Some people get riled up about topline thickness, but I've never really cared much for that sort of thing. Sure, I don't want my irons to look like garden tools, but the angst caused by a few millimeters difference isn't going to spoil my tee time. For those who really get into the thickness of the topline, rest assured as the MP-57 irons look small and compact from the top. Not quite a blade but not bad at all.
One item to be aware of is that the 1025E mild carbon steel used in making the MP-57 irons is soft and over time, you will get some "bag chatter." I think these add character to a club but if you want your MP-57s to look shiny and new for years to come just know you may have to wrap a towel through the irons or get some covers to lessen the chance of marks.
Overall, the MP-57 irons are a classically style iron with some serious technology packed inside to make these irons more forgiving as well as appealing to the better player.
I must say, I was a bit worried at first that I didn't have the skill yet required to play the MP-57 irons. While not blades, they are still a "player's" cavity-back and after taking them out of the box and looking down at them, I thought "that's a pretty small clubhead." I was expecting to receive a stinging beatdown by the MP-57.
After warming up and using the shorter irons first to get a feel for the MP-57 irons, my fears quickly went away as I worked through all the clubs and found out what that buttery "Mizuno feel" is all about. Oh sure, I still made bad swings and the MP-57 irons let me know about it but I was pleasantly surprised at the consistency I was getting when hitting the entire range of irons, including the 3-iron.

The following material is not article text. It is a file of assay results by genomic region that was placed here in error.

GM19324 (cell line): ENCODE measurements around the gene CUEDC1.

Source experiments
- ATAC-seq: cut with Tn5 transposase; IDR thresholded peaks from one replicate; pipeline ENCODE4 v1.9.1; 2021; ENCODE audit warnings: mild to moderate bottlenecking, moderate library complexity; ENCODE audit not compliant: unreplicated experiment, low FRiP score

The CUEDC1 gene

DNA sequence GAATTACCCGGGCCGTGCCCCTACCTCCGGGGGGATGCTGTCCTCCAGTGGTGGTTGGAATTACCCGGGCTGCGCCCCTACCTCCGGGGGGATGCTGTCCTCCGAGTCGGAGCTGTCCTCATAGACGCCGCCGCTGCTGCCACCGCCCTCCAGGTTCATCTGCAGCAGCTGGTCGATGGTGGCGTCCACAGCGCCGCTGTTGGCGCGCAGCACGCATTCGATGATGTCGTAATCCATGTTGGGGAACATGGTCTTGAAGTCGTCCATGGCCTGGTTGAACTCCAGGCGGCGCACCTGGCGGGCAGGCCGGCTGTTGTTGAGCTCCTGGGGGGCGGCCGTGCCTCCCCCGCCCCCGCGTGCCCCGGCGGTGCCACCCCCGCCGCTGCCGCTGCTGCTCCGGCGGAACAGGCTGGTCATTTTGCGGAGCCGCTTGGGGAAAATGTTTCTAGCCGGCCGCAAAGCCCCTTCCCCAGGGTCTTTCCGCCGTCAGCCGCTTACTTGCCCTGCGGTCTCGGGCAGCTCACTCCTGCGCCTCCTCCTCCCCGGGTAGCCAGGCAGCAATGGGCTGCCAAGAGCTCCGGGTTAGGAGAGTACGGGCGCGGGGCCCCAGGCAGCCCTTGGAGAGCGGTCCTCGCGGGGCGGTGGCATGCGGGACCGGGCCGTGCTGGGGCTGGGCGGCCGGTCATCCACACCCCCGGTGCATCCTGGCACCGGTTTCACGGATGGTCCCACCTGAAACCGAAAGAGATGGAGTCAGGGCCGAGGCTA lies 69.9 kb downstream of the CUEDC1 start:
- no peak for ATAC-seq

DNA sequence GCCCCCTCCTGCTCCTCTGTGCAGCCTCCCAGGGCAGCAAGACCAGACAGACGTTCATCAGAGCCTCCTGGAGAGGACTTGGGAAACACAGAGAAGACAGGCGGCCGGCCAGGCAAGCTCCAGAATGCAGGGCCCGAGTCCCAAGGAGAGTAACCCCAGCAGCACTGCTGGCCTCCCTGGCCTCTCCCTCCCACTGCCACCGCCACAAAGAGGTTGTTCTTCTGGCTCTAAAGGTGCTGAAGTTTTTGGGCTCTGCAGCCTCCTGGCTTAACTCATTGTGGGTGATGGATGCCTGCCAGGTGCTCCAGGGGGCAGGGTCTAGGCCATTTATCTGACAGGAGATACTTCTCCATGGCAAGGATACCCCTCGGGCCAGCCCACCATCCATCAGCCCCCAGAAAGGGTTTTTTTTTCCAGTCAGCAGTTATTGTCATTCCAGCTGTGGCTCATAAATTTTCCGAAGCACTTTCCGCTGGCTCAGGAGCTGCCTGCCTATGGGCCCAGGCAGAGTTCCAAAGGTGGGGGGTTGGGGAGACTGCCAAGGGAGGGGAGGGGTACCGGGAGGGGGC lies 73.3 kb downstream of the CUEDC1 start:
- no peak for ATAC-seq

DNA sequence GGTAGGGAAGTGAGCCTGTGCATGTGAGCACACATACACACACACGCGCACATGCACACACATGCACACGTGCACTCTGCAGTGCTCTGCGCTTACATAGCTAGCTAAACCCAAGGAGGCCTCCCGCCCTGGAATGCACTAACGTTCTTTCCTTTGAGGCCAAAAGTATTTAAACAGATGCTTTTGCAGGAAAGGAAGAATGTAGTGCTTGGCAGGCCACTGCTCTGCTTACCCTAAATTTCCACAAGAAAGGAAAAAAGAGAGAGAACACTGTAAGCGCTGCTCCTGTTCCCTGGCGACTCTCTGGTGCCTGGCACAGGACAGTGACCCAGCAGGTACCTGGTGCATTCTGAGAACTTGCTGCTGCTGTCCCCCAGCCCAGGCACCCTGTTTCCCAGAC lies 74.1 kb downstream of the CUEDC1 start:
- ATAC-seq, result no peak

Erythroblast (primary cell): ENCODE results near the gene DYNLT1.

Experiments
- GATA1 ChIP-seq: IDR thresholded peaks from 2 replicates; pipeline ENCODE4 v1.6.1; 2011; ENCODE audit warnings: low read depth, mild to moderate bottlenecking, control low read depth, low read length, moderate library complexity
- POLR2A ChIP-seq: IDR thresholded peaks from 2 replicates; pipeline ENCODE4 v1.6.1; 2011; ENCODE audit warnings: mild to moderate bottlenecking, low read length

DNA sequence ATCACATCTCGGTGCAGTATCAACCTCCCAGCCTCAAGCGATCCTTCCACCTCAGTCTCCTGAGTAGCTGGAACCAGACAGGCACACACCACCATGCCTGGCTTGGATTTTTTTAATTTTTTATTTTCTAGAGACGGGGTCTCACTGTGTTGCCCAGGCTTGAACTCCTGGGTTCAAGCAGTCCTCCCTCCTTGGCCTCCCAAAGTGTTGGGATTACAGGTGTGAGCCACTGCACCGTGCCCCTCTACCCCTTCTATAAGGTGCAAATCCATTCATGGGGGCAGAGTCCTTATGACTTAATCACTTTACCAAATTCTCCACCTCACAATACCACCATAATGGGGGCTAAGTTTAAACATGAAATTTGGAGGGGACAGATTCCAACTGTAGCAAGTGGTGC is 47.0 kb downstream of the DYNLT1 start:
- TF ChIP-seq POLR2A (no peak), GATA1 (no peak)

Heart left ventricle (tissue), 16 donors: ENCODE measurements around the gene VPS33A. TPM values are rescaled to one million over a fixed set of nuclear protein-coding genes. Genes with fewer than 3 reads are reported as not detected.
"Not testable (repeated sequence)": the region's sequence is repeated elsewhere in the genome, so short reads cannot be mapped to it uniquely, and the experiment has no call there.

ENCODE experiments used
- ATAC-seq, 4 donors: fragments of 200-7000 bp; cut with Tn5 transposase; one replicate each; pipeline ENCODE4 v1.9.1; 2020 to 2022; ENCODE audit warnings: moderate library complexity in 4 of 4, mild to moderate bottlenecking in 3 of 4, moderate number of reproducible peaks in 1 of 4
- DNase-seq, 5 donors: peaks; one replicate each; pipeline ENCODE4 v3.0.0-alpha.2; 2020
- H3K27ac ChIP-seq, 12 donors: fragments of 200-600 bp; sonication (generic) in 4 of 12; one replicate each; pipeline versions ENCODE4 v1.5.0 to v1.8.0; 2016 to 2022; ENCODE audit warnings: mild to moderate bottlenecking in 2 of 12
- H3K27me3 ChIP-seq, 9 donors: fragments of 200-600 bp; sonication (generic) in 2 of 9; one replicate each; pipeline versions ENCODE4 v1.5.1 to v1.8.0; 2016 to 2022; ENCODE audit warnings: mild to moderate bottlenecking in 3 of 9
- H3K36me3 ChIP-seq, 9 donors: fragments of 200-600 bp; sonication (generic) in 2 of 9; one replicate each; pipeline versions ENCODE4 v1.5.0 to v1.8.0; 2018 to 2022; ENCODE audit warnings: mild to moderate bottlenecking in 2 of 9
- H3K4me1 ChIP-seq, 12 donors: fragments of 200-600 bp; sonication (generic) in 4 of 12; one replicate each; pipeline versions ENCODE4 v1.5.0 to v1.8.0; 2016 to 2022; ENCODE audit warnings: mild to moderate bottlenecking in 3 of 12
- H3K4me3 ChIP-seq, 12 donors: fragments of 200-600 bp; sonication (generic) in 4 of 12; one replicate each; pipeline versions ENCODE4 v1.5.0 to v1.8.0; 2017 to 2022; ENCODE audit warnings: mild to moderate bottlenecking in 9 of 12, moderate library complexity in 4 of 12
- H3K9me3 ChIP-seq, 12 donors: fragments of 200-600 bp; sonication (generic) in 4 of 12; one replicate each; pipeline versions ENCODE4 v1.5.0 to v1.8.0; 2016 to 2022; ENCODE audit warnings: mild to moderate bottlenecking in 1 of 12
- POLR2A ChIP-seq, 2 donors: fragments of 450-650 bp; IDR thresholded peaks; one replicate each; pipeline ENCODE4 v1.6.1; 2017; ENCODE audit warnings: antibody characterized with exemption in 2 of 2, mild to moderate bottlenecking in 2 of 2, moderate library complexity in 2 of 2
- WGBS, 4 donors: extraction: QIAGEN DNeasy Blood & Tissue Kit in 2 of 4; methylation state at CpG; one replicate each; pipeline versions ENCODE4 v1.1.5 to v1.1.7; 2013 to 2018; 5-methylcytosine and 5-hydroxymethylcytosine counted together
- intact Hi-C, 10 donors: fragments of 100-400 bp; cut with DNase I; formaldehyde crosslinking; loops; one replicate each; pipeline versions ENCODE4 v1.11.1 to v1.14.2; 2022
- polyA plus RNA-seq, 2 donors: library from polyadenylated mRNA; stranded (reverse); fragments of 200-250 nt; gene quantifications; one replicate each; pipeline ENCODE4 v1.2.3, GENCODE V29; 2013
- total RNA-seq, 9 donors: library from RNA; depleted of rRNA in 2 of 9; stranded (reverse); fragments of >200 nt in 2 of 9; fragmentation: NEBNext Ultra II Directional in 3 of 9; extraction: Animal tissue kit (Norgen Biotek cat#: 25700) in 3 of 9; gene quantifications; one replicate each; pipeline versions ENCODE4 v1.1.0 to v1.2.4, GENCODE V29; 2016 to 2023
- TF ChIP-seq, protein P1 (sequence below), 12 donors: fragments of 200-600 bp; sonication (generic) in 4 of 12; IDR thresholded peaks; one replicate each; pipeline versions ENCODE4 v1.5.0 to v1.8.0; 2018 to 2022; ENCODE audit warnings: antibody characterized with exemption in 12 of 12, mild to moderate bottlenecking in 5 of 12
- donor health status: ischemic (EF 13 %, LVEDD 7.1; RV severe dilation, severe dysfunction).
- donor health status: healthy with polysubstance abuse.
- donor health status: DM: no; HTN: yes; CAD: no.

I've heard quite a bit about the very particular feeling one gets when you hit a Mizuno iron pure. Best described as "buttery smooth," I now know what the fuss is all about. Catch the ball on the sweet spot with the MP-57 irons and I was rewarded with simply one of the sweetest feelings I've ever had with a golf club.
After a brief period of time, I found myself whether on the range or on the course and making a swing and being able to discern whether I hit it flush or just missed it. I crave that level of feedback as that will end up making me a better golfer in the long run.
The feedback was much more pronounced on shots that ended up more towards the toe, heel, and low on the clubface (thin). The feel was not the stinging rebuke kind, but rather more of a gentle reminder to make a better swing next time. With that gentle reminder comes a distinct loss of distance, which doubles as a good visual reminder to make a better swing next time.
As for forgiveness, the MP-57 does offer a fair amount. It's not so much that keep your bad swings in the same area as your good swings, but you still get what I'd call acceptable distance when you don't quite hit if pure. Hit it flush (or close) and your distance is good. Put a bad swing into it and you will end up losing about a club of distance.